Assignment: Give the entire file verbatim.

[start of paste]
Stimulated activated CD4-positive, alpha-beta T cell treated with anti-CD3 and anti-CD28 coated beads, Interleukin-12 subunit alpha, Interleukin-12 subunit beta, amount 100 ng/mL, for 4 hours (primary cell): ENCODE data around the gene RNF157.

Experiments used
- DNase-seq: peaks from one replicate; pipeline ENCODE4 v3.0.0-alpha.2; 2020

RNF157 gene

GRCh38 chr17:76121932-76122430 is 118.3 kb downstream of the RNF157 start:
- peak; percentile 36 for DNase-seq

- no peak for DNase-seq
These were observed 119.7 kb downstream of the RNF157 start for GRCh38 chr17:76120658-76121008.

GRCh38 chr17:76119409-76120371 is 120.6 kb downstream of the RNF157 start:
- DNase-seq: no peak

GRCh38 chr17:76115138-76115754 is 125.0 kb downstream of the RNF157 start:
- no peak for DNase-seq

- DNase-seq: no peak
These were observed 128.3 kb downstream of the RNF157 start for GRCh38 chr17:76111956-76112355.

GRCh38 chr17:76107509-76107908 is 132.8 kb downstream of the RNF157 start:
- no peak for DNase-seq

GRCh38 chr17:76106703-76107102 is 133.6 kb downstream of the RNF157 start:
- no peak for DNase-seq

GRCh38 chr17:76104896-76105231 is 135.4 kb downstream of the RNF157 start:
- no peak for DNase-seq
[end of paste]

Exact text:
Stimulated activated CD4-positive, alpha-beta T cell treated with anti-CD3 and anti-CD28 coated beads, Interleukin-12 subunit alpha, Interleukin-12 subunit beta, amount 100 ng/mL, for 4 hours (primary cell): ENCODE data around the gene RNF157.

Experiments used
- DNase-seq: peaks from one replicate; pipeline ENCODE4 v3.0.0-alpha.2; 2020

RNF157 gene

GRCh38 chr17:76121932-76122430 is 118.3 kb downstream of the RNF157 start:
- peak; percentile 36 for DNase-seq

- no peak for DNase-seq
These were observed 119.7 kb downstream of the RNF157 start for GRCh38 chr17:76120658-76121008.

GRCh38 chr17:76119409-76120371 is 120.6 kb downstream of the RNF157 start:
- DNase-seq: no peak

GRCh38 chr17:76115138-76115754 is 125.0 kb downstream of the RNF157 start:
- no peak for DNase-seq

- DNase-seq: no peak
These were observed 128.3 kb downstream of the RNF157 start for GRCh38 chr17:76111956-76112355.

GRCh38 chr17:76107509-76107908 is 132.8 kb downstream of the RNF157 start:
- no peak for DNase-seq

GRCh38 chr17:76106703-76107102 is 133.6 kb downstream of the RNF157 start:
- no peak for DNase-seq

GRCh38 chr17:76104896-76105231 is 135.4 kb downstream of the RNF157 start:
- no peak for DNase-seq